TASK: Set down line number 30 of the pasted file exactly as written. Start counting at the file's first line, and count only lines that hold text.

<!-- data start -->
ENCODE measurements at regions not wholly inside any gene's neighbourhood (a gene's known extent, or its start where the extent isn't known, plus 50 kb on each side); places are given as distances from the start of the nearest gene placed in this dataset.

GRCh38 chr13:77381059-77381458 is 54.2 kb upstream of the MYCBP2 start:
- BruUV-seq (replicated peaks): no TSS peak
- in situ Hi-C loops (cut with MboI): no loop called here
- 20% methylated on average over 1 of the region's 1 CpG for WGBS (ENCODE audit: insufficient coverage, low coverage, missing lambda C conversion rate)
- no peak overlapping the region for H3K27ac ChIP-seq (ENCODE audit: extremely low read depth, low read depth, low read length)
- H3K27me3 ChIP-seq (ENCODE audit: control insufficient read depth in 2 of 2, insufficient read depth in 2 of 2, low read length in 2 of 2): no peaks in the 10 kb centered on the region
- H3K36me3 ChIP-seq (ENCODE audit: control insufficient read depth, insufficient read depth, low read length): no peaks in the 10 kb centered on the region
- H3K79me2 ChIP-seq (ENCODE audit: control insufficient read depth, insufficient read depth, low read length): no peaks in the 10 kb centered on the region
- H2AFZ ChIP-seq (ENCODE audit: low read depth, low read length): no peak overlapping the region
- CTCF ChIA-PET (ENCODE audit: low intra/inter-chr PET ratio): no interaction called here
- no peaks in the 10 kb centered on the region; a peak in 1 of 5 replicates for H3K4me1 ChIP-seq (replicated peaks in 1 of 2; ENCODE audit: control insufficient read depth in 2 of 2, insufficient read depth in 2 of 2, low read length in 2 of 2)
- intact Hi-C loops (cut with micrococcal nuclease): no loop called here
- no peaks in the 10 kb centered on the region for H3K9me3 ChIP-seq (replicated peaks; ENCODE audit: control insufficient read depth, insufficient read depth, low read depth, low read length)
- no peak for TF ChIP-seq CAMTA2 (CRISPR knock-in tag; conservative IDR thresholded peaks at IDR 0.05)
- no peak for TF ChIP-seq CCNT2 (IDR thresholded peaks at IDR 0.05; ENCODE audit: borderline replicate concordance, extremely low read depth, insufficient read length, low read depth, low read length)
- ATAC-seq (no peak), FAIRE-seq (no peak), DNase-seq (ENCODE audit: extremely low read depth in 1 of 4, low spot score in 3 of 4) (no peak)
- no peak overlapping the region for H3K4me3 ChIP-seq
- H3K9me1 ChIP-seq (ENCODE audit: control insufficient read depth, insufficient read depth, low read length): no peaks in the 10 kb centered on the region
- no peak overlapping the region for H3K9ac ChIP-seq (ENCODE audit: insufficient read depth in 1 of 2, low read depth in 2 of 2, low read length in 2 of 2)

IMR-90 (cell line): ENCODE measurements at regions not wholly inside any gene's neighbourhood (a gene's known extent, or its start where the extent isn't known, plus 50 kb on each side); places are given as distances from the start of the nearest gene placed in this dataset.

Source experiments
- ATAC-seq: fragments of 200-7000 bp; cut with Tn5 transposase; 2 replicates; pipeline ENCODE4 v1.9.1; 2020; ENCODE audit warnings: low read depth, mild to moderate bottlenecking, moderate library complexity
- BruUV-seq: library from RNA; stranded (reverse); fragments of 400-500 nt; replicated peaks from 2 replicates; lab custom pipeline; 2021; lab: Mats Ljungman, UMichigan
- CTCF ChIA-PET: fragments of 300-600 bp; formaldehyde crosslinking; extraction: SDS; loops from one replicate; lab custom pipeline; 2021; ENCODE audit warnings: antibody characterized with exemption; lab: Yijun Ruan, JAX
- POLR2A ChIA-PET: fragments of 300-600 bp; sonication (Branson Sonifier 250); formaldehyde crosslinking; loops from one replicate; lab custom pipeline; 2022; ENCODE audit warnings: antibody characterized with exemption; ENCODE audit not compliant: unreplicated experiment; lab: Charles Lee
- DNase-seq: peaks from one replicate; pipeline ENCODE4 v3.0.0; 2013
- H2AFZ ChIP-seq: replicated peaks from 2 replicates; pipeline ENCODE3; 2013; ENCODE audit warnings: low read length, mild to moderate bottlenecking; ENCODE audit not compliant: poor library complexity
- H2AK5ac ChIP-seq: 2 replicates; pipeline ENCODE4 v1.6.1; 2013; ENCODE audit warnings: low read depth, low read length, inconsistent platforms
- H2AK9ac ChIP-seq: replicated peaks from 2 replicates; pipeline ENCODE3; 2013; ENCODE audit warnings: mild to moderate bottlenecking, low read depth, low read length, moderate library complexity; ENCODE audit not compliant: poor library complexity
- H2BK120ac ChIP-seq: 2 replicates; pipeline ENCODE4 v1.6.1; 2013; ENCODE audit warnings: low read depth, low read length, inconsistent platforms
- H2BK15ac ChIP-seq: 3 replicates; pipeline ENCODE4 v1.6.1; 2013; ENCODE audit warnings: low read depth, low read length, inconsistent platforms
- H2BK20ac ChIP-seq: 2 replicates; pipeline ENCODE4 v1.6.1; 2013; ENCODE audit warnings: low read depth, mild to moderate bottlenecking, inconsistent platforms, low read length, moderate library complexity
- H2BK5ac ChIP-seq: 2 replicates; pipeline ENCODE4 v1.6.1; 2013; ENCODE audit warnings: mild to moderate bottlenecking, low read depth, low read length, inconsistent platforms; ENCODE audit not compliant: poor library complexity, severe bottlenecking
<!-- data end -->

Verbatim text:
- H2AK9ac ChIP-seq: replicated peaks from 2 replicates; pipeline ENCODE3; 2013; ENCODE audit warnings: mild to moderate bottlenecking, low read depth, low read length, moderate library complexity; ENCODE audit not compliant: poor library complexity